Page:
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El Lissitzky is a renowned Russian designer, and his ideas are considered to have innovated and inspired the graphic identity and topography in the 20th century. Russia’s post World War I and movements, such as suprematism, constructivism, dada, Bauhus, reaction to poverty and communism, influenced Lissitzky to come up with a new approach that was aimed at understanding image, type and design. This approach was meant to communicate messages about the graphics that even the uneducated could understand. In this paper, we will provide an analysis of El Lissitzky’s graphic influence. History indicates that El Lissitzky was one of the greatest personalities who made remarkable contributions in the field of graphic design. Some of the aspects that will be analyzed include a historical description of El Lissitzky, information regarding decades of his greatest influence, relating to a movement, a type of foundry, and designed typefaces. The paper will also look at the influences that affected the graphic design or advertising within that period.
El Lissitzky was a Russian, designer, artist, architect, photographer and topographer (Meggs 289). He was born in Pochinok, a tiny Jewish community in the former Russian Empire in 1890. He lived and schooled at the Vitebsk city during his childhood, and later moved to Smolensk to live with his grandparents. However, since his childhood, Lissitzky always had an interest in drawing. However, at the age of 13, he began receiving some aid from a local Jewish artist, Yehuda Pen, and studies highlight that at the age of 15, he began to teach other students (Meggs 290).
In 1909, Lissitzky sent an application to an art academy that was located in the Saint Petersburg, and despite his qualifications, was rejected. The main reason for this was the fact that the law at the time only permitted few Jewish students to go to Russian universities and schools, thus being forced to go to Germany where he studied architectural engineering. In 1912, Lissitzky spent his summer holidays wondering in the Paris, where he got an opportunity to interact with a group of Russian Jews, based in the Paris and practicing some sculpture work. It was in the same year when some of his pieces of art were for the first time incorporated in an exhibition organized by the St. Petersburg Artists Union. He continued to stay in the Germany until the outbreak of the First World War, which forced him to return to the Russia. After he returned home, he was employed by the architectural firms, while schooling at the Polytechnic Institute of Riga. He got his degree with the diploma in architectural engineering from the same school, and continued working for the architectural firms. However, during his work, he took a passionate and active interest in the Jewish culture, which was going through a renaissance after the fall of its regime.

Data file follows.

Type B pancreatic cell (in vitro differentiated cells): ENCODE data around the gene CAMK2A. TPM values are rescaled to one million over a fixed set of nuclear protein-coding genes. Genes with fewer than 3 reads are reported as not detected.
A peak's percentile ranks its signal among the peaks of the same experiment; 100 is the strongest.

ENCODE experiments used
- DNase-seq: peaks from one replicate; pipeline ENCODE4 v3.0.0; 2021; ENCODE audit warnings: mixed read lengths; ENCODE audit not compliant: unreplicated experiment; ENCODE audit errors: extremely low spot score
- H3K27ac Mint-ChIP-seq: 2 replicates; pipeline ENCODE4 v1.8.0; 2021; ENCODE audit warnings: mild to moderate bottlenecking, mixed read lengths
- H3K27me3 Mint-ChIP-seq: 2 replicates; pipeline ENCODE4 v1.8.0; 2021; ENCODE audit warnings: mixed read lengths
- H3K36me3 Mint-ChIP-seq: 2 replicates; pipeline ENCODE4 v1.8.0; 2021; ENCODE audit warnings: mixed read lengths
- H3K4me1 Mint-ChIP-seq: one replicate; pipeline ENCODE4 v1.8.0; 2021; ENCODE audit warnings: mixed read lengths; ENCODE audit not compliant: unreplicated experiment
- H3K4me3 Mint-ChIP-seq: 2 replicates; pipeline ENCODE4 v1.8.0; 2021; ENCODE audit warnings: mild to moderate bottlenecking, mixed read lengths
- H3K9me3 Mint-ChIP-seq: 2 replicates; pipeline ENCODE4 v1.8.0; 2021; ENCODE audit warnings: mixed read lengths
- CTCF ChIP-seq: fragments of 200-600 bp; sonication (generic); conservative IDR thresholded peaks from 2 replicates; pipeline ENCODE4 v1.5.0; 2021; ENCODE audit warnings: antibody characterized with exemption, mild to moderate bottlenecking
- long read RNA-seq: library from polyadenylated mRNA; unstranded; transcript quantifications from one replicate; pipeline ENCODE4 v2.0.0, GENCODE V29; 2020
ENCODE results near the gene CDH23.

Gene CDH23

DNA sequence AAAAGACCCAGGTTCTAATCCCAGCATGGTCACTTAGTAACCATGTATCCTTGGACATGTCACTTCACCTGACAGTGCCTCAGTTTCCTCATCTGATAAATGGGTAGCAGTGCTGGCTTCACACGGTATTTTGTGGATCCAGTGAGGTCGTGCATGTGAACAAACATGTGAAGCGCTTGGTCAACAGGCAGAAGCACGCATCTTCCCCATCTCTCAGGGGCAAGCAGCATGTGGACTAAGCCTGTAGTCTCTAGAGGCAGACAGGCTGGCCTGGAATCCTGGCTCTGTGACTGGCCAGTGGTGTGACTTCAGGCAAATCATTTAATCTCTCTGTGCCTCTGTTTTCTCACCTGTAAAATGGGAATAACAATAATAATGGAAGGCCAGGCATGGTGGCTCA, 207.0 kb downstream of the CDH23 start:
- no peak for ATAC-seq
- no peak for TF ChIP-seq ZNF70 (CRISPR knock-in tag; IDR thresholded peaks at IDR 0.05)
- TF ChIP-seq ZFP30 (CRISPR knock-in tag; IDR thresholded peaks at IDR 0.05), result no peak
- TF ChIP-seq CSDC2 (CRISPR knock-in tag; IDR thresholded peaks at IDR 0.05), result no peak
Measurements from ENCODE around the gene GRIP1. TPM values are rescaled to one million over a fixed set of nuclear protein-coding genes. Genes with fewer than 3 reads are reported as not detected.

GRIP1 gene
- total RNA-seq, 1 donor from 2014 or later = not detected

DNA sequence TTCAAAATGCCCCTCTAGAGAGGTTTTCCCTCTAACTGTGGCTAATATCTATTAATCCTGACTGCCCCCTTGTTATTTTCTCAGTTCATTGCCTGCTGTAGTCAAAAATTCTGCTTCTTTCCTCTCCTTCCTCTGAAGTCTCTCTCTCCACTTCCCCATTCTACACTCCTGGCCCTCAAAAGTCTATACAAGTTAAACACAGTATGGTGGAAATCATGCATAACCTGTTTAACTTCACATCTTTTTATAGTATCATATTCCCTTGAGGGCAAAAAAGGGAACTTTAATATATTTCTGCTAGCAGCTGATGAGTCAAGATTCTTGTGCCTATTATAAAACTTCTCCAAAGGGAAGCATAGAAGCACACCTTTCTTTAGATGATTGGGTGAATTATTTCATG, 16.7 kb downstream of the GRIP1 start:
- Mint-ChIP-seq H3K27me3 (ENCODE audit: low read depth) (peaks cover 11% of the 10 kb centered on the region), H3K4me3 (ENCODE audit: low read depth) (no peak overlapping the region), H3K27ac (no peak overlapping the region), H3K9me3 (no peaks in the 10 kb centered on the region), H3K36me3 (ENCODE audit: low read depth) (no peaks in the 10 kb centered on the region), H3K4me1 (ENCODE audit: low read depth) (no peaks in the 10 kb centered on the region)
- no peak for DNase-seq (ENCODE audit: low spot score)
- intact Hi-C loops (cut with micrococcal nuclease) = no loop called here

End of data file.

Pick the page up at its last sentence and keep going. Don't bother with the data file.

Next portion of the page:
The new regime revoked a ruling that proscribed the printing of the Hebrew letters. Therefore, Lissitzky devoted his time to Jewish art, displaying the works done by the local Jewish artists, and even travelled to Mahilyo to learn the traditional ornaments and architecture of the old synagogues. He also demonstrated numerous Yiddish children’s books. Lissitzky’s first designs came into view in 1917, in the book named, An Everyday Conversation, where he distinctly integrated the Hebrew letter with an art nouveau style. The next book entailed a visual retelling of the One Goat, a customary Jewish Passover song, where a topographic device was illustrated. Images were integrated with letters in this book in a manner whereby the characters colours in the story were matched with the words used to refer to them. The last page of the same book displayed the mighty hand of God, assassinating the angel of death, while wearing the crown of tsar. This was considered as a link to the deliverance of the Jews in Russia’s Revolution and also, as the demolition of the Jewish culture.
El Lissitzky’s Graphic Design Influence
In May 1919, Lissitzky received an invitation from Marc Chagall, a fellow Jewish artist, and he went back to Vitebsk to train the students about architecture, printing and graphic arts at the newly established People’s Art School. It was during this period when Lissitzky, together with his friend Malevich established a movement known as the suprematism. Suprematism revoked the emulation of natural shapes, but laid more emphasis on the design of discrete, geometric forms (Stedelijk 94). However, there were some controversies at the introduction of this movement, since Lissitzky’s friend who invited him to teach at his school was against the movement, but when Chagali left the school, Lissitzky subscribed completely to suprematism.